News - March 29, 2018

‘Artificial grass may be safe but definitely not sustainable’


American researchers claim there is no connection between playing sports on crumb rubber turf and lymphoma. ‘But the possibility that artificial grass is carcinogenic is only one of the reasons why it might not be a good idea,’ says Bernd Leinauer, professor by special appointment at the Centre for Crop Systems Analysis.

Text: Friso Veenstra © Shutterstock.

What do you think of the results of the American research?
‘That may well be the outcome but crumb rubber has only been on the market for 10 to 15 years. Often you need to do research for a longer period to get reliable results. There was a time when smoking was thought to be safe; it only turned out much later to cause huge damage to health. The rubber that is used in crumb rubber contains substances that have been identified as carcinogenic, so a correlation between artificial grass and getting cancer is quite possible. But I don’t know whether there is a causal link. It’s always good to be alert and perhaps you need to err on the side of caution sometimes. But there’s much more wrong with artificial grass — the medical issue is just one part of the story.’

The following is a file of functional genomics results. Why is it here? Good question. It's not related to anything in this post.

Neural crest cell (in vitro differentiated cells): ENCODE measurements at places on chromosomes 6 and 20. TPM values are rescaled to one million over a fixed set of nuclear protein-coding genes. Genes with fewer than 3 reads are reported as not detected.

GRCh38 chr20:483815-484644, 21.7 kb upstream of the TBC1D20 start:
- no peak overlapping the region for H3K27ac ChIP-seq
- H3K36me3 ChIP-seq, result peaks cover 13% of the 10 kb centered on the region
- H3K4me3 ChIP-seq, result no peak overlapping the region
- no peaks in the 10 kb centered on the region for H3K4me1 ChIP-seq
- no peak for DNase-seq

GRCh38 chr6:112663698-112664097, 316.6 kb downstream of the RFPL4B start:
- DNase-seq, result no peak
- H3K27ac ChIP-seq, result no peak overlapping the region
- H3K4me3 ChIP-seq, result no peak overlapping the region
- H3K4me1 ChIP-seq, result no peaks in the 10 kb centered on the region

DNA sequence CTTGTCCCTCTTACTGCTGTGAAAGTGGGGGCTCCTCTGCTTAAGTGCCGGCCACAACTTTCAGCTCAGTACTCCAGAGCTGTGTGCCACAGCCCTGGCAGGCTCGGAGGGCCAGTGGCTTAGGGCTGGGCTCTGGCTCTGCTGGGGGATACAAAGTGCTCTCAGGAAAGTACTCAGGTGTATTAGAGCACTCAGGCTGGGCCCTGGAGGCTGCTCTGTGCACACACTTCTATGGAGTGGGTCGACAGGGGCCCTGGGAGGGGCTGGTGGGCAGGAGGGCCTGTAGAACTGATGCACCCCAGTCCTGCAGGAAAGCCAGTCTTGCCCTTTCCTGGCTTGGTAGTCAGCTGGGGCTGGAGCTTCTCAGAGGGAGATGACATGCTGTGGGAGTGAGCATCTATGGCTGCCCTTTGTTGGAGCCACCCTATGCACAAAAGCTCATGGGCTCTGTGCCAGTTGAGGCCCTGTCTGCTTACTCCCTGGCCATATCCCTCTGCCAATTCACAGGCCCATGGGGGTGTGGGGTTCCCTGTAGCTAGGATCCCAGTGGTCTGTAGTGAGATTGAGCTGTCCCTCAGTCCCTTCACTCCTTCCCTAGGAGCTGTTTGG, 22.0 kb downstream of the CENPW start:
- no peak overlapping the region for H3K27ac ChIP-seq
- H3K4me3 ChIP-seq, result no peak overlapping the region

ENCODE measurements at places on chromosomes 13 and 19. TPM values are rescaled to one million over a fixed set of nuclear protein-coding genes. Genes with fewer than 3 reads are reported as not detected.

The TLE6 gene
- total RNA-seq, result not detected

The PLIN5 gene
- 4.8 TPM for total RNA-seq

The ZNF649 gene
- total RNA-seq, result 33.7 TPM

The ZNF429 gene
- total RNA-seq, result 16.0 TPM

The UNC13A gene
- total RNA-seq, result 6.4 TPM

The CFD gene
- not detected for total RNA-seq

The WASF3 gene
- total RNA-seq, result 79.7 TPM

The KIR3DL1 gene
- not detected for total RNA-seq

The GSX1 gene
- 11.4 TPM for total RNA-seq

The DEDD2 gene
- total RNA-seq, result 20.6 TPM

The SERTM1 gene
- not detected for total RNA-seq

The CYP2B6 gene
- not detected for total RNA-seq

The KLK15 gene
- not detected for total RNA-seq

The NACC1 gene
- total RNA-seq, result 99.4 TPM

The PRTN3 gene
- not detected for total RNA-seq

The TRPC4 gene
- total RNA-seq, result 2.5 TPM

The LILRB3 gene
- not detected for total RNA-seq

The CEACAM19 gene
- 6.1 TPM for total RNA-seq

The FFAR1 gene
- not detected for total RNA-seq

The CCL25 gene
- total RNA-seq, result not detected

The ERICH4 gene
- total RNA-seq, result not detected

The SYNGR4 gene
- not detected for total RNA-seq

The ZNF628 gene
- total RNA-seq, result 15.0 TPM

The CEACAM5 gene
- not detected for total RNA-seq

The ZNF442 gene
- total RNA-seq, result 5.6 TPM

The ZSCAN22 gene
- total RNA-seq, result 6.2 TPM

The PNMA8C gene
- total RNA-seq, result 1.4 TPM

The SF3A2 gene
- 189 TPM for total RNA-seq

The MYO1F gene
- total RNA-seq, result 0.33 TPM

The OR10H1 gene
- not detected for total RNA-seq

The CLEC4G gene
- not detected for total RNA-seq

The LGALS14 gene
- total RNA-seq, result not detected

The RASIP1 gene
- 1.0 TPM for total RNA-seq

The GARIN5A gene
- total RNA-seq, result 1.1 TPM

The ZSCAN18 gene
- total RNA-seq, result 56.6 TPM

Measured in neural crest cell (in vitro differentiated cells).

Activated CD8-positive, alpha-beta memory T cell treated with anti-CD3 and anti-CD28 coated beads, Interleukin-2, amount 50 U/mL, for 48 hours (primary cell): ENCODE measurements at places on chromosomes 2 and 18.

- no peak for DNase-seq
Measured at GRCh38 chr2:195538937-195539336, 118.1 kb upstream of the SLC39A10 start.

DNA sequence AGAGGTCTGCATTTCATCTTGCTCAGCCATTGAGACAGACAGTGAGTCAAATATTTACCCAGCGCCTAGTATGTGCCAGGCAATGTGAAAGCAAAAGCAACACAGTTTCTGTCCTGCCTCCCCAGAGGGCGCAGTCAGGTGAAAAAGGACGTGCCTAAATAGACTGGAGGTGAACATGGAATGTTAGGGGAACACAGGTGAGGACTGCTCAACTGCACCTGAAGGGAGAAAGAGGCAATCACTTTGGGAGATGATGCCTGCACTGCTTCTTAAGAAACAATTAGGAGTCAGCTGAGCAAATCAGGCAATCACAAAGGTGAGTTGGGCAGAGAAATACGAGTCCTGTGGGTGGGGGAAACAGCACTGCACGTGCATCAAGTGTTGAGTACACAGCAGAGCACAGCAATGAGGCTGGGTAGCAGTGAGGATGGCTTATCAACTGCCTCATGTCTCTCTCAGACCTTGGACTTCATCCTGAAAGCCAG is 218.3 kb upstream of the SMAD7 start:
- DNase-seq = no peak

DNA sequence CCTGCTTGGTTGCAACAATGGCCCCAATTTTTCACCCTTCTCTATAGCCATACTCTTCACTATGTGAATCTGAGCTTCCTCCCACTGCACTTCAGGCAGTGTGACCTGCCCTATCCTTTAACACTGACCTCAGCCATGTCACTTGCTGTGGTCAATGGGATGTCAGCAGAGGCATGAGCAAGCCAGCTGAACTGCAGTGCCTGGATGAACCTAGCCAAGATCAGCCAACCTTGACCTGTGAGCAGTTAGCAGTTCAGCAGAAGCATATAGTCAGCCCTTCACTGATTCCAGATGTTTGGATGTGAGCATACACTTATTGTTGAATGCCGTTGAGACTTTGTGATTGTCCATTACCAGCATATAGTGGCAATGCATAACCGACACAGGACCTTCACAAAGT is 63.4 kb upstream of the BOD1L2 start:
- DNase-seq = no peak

What other issues are there?
‘Artificial grass has a relatively short lifespan. Especially with soccer, you notice the playing experience is not as good after 10 to 15 years compared to the start. Then the artificial surface has to be replaced. That leaves you with a huge pile of plastic that you have to dispose of, but artificial grass is very difficult to recycle. On top of that, artificial grass requires a lot of upkeep even though it’s marketed as low maintenance. Maintenance turns out to be a big expense. And then you have the high water usage. Especially in hotter regions such as Southern Europe or the south of the US, you need vast amounts of coolant water to keep the artificial pitches playable. So artificial grass is not necessarily a sustainable alternative to natural grass.’